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"This is not your grandfather's summer": U.N. warns of another record hot month as climate concerns rise

Record heat wave moves toward Arctic

United Nations — The month of July this year "has re-written climate history books" with record heat waves "seen across the globe," the World Meteorological Organization said Thursday. 

At the U.N., Secretary General Antonio Guterres sounded alarm bells on the global climate crisis, releasing new statistics from the Geneva-based global weather agency and the Copernicus Climate Change Program.  

Guterres said, "We have always lived through hot summers. But this is not the summer of our youth. This is not your grandfather's summer." 

The month of July, the U.N. chief said, at least equaled if not surpassed the hottest month in recorded history. By next week, climate scientists will determine if the month surpassed all others, when the final days are included in the research. 

"July 2019 will be around 1.2°C warmer than the pre-industrial era," the WMO estimated. 

The previous hottest month of July, back in 2016, occurred during one of the strongest El Niño weather events ever, which contributed to global temperatures. This year, record temperatures were reached without the aid of an El Niño.

Europe experienced a life-threatening heat wave, with France, Germany, Belgium, the Netherlands and Britain all hitting record temperatures: 100 degrees Fahrenheit in London, 109 in Paris. The International Federation of Red Cross and Red Crescent Societies warned that the threat posed by extreme heat "will only become more serious and more widespread as the climate crisis continues."

At the U.N. Thursday, the Secretary General laid out what must be done: limit global temperature increases to 1.5 degrees C to avoid the worst impacts of climate change; cut greenhouse emissions by 45% by 2030; and achieve carbon neutrality by 2050.

"Arctic sea ice is now close to new record low levels," the new statistics, announced by the U.N. chief, said, adding that the heat which recently affected Europe is now beating down on the Arctic and Greenland.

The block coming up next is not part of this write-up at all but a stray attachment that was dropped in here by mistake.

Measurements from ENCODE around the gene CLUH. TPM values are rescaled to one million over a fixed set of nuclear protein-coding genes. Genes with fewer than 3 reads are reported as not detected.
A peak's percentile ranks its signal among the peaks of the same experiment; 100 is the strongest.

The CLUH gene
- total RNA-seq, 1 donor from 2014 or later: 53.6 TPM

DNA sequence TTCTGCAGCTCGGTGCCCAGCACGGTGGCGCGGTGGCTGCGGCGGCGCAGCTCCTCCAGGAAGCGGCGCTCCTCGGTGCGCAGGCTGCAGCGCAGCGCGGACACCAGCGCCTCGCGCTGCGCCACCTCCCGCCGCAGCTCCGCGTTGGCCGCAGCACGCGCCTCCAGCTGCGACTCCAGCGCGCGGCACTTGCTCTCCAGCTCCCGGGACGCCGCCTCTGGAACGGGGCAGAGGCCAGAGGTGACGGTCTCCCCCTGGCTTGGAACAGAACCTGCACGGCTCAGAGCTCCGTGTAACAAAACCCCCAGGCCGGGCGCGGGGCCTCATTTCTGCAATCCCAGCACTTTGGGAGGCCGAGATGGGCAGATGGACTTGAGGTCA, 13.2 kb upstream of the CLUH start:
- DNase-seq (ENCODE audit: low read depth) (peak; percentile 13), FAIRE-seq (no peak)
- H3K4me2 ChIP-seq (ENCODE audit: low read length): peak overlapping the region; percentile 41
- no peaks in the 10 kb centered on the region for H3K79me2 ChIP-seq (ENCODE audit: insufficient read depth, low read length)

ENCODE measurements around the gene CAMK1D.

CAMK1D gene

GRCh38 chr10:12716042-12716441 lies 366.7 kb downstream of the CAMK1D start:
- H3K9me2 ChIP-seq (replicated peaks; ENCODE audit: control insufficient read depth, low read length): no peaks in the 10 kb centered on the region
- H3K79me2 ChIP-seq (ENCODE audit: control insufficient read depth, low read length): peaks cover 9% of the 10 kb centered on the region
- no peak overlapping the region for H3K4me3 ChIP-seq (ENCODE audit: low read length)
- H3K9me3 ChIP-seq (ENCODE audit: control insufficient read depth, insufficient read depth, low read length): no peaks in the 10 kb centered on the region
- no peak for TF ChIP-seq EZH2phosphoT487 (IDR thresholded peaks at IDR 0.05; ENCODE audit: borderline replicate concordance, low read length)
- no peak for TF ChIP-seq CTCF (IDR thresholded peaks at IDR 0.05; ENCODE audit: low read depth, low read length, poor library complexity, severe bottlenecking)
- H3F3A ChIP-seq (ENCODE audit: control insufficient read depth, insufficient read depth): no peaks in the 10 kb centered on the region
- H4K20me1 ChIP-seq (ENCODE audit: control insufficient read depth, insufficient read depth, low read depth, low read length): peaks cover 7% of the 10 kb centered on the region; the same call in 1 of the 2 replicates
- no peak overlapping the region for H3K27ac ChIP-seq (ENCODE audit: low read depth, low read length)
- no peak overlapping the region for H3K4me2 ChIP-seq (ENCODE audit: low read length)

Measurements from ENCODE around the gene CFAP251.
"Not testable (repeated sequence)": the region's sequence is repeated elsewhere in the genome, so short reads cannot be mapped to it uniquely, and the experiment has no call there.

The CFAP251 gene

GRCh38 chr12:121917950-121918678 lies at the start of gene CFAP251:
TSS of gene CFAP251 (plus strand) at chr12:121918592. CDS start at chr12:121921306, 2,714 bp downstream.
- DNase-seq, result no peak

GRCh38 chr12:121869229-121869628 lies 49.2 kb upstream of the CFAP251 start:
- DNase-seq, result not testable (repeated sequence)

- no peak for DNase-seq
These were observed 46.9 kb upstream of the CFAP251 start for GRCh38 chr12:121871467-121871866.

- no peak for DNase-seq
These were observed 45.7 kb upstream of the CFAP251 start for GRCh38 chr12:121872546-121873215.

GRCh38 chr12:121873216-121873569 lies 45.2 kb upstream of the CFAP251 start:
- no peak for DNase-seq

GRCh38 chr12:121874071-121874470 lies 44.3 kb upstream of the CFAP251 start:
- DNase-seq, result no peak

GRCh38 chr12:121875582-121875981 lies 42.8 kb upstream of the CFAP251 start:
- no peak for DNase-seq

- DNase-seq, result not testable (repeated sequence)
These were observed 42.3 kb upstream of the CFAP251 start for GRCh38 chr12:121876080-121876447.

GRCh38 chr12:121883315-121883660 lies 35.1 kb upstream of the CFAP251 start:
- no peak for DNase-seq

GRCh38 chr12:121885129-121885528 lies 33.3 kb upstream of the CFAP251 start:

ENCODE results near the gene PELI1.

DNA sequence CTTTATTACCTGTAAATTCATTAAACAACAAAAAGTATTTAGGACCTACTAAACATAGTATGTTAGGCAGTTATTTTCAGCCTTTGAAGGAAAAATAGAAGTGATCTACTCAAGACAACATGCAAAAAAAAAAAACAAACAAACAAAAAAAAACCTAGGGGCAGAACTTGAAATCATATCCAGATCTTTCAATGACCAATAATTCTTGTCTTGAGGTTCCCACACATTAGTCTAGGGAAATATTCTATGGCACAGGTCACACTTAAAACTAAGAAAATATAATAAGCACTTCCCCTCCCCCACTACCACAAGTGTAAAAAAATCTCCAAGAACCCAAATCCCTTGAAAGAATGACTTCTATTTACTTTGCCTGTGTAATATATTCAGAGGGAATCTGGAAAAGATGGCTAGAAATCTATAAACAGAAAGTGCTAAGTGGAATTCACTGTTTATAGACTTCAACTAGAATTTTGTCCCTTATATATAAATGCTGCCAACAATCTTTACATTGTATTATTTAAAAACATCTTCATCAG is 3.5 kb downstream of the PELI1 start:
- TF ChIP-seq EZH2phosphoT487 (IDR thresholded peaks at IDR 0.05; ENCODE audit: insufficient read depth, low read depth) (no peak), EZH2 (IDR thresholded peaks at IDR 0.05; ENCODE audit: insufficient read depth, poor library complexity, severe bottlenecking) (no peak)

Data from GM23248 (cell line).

According to the WMO, "more frequent, longer and more intense heatwaves are exactly what we expect as greenhouse gases continue to lead to a rise in global temperatures." 

The organization also noted, "The last time the earth experienced a comparable concentration of CO2 [carbon dioxide in the atmosphere] was 3 to 5 million years ago when the temperature was 2-3°C warmer and sea level was 10-20 meters higher than now."

When world leaders come to U.N. headquarters in New York for the annual General Assembly two months from now, the focus will include a Youth Climate Summit on September 21 and a Climate Action Summit on September 23, a day before heads of state, including presumably President Trump, will speak. 

The mandate, Guterres said, is: "Don't come to the Summit with beautiful speeches. Come with concrete plans – clear steps to enhance nationally determined contributions by 2020 — and strategies for carbon neutrality by 2050."

Asked if there is a message to the Trump administration, which withdrew from the international Paris climate accord, Guterres said that all nations have to do better. 

"Preventing irreversible climate disruption is the race of our lives and for our lives," the U.N. chief said. 

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